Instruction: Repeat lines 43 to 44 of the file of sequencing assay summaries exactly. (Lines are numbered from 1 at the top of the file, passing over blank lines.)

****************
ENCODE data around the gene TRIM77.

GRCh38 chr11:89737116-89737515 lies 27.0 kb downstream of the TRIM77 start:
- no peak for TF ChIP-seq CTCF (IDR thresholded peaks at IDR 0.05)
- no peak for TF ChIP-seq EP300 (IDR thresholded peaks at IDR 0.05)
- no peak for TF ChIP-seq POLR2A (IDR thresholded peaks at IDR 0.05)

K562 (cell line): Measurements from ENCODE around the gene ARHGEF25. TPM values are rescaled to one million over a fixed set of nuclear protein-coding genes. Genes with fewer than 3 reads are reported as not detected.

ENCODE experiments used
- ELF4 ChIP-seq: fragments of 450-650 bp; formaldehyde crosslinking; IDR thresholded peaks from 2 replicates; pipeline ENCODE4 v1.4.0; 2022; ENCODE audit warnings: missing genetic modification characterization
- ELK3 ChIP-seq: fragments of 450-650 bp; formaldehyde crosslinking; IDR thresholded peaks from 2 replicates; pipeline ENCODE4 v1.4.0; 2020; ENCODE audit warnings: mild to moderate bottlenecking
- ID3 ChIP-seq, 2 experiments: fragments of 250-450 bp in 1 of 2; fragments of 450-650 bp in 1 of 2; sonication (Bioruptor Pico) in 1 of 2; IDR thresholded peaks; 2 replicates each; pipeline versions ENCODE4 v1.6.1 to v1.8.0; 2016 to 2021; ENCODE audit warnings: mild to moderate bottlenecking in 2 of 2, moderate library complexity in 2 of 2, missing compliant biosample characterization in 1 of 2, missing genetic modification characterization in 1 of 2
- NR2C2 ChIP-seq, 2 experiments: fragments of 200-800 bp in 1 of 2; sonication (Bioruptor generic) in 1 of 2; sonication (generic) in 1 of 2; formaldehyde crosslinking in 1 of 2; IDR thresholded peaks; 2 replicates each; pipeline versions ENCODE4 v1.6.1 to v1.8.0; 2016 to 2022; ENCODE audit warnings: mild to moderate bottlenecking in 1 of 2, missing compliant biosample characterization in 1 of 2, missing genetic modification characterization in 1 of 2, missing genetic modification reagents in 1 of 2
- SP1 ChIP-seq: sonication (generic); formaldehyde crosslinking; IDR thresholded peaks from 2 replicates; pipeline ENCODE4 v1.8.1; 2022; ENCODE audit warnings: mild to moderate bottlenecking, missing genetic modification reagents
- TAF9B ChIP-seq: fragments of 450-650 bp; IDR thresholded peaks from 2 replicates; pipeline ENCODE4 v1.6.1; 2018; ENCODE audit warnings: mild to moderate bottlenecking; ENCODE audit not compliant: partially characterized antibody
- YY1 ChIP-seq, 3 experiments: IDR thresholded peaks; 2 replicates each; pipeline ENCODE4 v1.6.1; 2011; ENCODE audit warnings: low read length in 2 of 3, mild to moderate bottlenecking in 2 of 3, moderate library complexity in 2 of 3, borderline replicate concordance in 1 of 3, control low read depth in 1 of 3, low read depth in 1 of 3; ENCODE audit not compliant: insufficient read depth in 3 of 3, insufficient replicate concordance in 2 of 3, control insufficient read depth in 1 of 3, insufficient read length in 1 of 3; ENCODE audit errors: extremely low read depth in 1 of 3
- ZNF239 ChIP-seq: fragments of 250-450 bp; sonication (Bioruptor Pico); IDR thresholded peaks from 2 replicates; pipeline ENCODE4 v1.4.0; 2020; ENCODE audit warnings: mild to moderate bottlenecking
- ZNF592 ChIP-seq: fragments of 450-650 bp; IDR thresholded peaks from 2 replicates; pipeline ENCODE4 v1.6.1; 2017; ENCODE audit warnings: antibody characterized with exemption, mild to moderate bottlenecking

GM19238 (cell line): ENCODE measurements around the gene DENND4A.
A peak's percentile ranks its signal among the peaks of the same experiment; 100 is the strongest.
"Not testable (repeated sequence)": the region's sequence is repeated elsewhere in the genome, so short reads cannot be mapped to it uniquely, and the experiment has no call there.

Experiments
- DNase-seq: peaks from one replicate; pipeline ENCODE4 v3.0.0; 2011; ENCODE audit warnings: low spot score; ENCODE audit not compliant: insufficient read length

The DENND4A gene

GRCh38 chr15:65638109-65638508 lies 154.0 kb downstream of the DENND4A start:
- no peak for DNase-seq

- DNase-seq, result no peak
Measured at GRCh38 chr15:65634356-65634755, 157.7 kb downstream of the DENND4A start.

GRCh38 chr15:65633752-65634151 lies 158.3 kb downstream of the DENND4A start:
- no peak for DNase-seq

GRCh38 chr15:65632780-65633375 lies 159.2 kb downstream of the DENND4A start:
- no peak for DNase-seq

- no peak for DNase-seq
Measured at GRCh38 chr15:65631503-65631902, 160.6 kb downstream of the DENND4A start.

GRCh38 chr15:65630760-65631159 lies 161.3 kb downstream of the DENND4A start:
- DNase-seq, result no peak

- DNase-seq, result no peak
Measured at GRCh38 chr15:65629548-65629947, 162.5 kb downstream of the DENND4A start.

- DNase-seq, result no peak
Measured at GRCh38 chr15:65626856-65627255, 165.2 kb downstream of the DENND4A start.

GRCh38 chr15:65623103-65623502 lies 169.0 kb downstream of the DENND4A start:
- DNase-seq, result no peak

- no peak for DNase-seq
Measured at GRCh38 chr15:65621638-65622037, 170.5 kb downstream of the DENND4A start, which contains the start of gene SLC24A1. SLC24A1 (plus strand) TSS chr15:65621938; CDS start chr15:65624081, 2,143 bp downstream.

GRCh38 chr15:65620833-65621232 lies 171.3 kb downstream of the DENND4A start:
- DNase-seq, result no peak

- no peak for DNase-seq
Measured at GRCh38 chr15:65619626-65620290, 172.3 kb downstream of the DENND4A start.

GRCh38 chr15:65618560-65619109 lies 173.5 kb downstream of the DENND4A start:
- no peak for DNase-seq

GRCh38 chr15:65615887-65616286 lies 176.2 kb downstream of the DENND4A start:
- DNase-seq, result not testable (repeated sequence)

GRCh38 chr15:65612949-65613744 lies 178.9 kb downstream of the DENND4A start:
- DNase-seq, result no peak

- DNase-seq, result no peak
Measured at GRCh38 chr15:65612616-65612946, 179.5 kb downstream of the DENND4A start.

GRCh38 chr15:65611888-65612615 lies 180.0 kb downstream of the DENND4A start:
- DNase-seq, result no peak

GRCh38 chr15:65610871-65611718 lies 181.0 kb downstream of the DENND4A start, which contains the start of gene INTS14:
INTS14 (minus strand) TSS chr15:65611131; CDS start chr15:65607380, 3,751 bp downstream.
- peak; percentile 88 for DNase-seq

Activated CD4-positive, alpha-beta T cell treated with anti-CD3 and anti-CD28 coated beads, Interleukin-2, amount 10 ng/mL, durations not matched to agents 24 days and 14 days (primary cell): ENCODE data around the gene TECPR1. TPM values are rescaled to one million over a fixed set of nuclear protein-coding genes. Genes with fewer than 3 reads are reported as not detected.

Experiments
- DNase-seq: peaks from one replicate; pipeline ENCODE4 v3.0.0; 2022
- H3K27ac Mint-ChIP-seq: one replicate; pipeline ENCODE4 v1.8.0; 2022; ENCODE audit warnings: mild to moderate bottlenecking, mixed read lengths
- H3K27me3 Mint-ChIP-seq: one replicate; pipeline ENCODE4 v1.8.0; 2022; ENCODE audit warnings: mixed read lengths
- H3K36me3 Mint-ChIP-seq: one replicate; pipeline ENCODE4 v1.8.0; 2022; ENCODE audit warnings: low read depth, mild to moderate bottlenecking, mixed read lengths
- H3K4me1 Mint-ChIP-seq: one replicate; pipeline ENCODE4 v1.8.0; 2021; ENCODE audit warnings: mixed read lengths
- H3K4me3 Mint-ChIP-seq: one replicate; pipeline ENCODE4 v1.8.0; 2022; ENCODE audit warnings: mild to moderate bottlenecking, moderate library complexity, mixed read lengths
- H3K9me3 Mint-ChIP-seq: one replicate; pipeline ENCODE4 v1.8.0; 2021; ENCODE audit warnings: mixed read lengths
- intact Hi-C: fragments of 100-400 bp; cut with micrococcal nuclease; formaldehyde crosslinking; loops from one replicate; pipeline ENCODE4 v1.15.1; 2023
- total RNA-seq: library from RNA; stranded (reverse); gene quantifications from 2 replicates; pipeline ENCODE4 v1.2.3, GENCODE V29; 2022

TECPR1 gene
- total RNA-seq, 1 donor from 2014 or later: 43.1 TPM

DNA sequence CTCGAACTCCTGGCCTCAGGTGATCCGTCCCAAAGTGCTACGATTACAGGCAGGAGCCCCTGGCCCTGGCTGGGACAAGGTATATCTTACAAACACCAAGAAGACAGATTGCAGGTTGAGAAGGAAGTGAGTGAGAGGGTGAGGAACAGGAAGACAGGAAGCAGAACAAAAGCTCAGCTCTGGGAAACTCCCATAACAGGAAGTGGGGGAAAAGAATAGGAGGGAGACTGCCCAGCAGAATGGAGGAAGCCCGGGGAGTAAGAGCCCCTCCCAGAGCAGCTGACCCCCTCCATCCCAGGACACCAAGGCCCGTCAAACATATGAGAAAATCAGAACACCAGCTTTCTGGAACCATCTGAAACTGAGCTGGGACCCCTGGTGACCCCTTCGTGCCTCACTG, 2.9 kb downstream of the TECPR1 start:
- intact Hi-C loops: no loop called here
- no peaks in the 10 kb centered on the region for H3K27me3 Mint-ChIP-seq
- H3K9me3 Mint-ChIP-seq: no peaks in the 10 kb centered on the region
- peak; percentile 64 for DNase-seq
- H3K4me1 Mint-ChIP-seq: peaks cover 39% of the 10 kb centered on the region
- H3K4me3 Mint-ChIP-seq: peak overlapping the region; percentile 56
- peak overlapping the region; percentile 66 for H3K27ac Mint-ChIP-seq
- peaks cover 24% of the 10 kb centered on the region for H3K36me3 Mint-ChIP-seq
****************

GRCh38 chr15:65620833-65621232 lies 171.3 kb downstream of the DENND4A start:
- DNase-seq, result no peak